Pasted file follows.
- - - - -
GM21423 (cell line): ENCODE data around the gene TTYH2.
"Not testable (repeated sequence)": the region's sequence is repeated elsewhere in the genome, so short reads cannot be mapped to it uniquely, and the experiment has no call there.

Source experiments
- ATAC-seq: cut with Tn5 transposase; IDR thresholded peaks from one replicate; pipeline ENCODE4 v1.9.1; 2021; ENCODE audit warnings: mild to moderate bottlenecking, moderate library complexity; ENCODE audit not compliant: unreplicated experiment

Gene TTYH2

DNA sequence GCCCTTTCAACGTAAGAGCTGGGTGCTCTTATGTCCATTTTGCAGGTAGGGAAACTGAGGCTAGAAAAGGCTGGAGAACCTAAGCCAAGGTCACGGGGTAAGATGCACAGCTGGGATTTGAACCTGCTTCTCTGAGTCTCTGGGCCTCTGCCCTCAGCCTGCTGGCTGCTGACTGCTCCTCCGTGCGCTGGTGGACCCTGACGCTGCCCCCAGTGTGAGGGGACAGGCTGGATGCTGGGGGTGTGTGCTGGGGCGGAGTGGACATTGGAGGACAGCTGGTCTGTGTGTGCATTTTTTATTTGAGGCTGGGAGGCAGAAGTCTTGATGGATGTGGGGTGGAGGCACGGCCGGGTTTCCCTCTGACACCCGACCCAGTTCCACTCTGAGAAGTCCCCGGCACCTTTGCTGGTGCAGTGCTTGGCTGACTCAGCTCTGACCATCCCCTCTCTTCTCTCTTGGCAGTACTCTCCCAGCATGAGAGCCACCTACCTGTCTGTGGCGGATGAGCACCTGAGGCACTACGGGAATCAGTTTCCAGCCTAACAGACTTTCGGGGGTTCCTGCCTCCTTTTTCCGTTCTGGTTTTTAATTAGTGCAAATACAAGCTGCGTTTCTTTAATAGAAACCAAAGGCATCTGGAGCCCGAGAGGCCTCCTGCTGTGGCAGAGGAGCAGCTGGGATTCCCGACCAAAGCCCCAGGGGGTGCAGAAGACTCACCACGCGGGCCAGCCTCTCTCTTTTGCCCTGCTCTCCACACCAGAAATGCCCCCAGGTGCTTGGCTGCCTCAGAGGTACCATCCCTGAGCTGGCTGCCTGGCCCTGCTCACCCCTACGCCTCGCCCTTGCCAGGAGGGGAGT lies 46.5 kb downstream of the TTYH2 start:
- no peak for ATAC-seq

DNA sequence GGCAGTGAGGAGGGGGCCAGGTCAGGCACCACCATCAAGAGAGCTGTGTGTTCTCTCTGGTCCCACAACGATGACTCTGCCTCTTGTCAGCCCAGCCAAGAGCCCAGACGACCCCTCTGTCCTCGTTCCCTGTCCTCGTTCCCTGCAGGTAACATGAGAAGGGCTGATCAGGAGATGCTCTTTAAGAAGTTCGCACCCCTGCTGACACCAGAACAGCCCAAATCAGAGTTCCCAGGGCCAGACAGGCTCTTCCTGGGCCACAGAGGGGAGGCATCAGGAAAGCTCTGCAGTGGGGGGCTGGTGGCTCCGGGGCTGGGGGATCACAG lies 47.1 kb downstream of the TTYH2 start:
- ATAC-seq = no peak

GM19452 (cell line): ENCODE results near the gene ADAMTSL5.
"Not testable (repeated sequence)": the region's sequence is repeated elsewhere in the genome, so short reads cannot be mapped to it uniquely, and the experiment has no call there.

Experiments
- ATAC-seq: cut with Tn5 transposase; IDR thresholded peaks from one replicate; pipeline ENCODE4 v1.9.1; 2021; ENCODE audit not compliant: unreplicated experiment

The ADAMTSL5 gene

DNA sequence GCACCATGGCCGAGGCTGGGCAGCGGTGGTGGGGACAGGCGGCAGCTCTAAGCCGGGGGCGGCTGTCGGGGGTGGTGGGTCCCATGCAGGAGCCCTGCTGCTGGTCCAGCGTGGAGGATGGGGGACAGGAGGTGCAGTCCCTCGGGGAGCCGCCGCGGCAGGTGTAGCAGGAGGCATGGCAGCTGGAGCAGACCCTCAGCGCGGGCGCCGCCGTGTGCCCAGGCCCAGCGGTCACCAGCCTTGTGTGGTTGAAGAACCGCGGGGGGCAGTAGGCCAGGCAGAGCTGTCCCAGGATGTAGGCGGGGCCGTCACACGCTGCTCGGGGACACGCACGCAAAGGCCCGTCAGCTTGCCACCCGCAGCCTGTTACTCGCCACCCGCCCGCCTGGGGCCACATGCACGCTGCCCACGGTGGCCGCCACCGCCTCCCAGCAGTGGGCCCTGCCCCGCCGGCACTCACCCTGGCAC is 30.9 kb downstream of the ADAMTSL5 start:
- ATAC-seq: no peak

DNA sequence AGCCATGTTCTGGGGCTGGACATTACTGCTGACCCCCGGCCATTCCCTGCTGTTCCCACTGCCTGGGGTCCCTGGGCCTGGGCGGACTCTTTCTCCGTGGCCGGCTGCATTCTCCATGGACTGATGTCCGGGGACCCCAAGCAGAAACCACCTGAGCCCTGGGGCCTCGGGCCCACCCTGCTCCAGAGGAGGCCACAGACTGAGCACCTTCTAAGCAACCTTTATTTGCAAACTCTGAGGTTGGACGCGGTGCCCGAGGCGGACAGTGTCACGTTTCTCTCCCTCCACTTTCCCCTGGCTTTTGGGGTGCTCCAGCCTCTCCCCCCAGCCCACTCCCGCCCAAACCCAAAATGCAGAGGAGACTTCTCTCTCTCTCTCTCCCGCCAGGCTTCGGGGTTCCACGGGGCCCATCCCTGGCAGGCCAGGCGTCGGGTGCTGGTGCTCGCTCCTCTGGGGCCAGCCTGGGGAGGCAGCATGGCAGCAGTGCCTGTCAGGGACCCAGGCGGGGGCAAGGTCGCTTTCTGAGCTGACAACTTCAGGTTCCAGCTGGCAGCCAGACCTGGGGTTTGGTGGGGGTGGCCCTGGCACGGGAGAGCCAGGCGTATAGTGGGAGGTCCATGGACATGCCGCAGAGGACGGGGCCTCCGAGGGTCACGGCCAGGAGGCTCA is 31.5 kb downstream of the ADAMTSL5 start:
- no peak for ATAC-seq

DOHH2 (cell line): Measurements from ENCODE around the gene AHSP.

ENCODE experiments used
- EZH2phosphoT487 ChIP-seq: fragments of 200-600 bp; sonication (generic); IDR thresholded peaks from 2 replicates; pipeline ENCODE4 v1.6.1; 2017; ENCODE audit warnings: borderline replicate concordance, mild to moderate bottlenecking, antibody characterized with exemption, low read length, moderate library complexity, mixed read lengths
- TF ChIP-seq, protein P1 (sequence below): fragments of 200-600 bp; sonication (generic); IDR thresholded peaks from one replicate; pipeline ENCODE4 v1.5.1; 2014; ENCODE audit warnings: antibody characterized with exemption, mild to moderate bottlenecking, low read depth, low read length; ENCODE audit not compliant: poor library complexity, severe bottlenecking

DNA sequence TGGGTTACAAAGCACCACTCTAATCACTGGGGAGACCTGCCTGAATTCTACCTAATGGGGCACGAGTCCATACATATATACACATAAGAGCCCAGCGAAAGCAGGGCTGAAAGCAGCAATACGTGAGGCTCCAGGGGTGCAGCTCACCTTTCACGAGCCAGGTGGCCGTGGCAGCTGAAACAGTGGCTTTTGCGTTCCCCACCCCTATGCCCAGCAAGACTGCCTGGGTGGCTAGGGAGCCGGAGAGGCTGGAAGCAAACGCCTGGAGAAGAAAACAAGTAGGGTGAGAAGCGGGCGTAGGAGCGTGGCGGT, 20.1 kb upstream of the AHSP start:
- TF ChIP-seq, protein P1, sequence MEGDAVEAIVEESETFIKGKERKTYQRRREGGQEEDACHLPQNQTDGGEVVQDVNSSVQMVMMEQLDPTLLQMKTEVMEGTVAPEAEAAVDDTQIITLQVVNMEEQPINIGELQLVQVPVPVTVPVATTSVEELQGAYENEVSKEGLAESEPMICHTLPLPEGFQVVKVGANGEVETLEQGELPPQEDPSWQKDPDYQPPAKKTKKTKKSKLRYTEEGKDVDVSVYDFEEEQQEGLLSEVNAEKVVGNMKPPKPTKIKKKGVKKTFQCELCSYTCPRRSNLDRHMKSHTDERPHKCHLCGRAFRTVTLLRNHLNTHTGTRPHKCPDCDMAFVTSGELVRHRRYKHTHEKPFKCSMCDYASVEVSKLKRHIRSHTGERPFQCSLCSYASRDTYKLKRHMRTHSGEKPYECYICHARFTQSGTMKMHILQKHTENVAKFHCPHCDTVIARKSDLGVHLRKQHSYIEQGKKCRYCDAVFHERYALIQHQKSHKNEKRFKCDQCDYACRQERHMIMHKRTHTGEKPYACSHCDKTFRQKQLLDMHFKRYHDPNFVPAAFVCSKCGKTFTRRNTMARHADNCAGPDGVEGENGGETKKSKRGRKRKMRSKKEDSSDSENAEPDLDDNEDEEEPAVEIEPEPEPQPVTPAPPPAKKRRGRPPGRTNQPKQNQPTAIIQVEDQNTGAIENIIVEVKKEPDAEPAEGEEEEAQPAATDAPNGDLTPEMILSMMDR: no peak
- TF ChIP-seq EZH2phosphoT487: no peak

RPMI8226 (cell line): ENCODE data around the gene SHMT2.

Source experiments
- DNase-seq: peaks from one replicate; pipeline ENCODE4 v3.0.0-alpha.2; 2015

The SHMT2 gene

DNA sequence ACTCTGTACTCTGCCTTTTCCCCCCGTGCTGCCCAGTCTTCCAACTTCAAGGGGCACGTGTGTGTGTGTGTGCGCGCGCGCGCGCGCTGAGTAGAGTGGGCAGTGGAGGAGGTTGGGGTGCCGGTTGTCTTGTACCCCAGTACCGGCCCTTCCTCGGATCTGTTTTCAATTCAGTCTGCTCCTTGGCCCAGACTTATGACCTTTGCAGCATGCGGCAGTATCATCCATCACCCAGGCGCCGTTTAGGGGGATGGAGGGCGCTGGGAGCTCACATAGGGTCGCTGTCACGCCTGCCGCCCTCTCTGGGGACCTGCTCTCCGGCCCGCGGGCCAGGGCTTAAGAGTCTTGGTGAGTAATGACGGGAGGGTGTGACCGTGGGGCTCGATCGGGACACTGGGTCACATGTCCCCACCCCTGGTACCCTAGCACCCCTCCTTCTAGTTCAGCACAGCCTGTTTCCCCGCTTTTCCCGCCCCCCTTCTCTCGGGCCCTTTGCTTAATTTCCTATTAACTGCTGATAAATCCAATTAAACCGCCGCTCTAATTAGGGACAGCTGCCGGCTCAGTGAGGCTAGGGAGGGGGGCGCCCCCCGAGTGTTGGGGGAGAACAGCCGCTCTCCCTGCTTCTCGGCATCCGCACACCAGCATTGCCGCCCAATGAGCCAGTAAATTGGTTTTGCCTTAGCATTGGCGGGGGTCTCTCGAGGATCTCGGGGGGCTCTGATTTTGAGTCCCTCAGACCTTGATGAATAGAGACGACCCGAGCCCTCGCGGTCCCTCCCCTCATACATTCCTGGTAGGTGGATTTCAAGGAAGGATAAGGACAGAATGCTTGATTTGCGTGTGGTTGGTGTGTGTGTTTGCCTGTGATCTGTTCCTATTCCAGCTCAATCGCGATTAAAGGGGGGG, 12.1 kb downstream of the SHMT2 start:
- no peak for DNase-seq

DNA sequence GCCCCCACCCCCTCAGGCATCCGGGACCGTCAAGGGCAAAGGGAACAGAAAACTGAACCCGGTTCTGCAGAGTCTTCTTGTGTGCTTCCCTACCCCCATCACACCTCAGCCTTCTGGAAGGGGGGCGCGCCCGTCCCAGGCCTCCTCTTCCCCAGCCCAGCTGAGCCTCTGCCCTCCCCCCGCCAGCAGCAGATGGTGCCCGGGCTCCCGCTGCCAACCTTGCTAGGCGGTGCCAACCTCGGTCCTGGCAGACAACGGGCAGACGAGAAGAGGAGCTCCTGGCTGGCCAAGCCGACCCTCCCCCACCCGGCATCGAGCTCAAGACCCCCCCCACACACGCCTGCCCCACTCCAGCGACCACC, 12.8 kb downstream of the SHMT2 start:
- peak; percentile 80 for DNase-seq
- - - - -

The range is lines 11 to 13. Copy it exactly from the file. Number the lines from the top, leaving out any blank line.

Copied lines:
"Not testable (repeated sequence)": the region's sequence is repeated elsewhere in the genome, so short reads cannot be mapped to it uniquely, and the experiment has no call there.

Experiments
- ATAC-seq: cut with Tn5 transposase; IDR thresholded peaks from one replicate; pipeline ENCODE4 v1.9.1; 2021; ENCODE audit not compliant: unreplicated experiment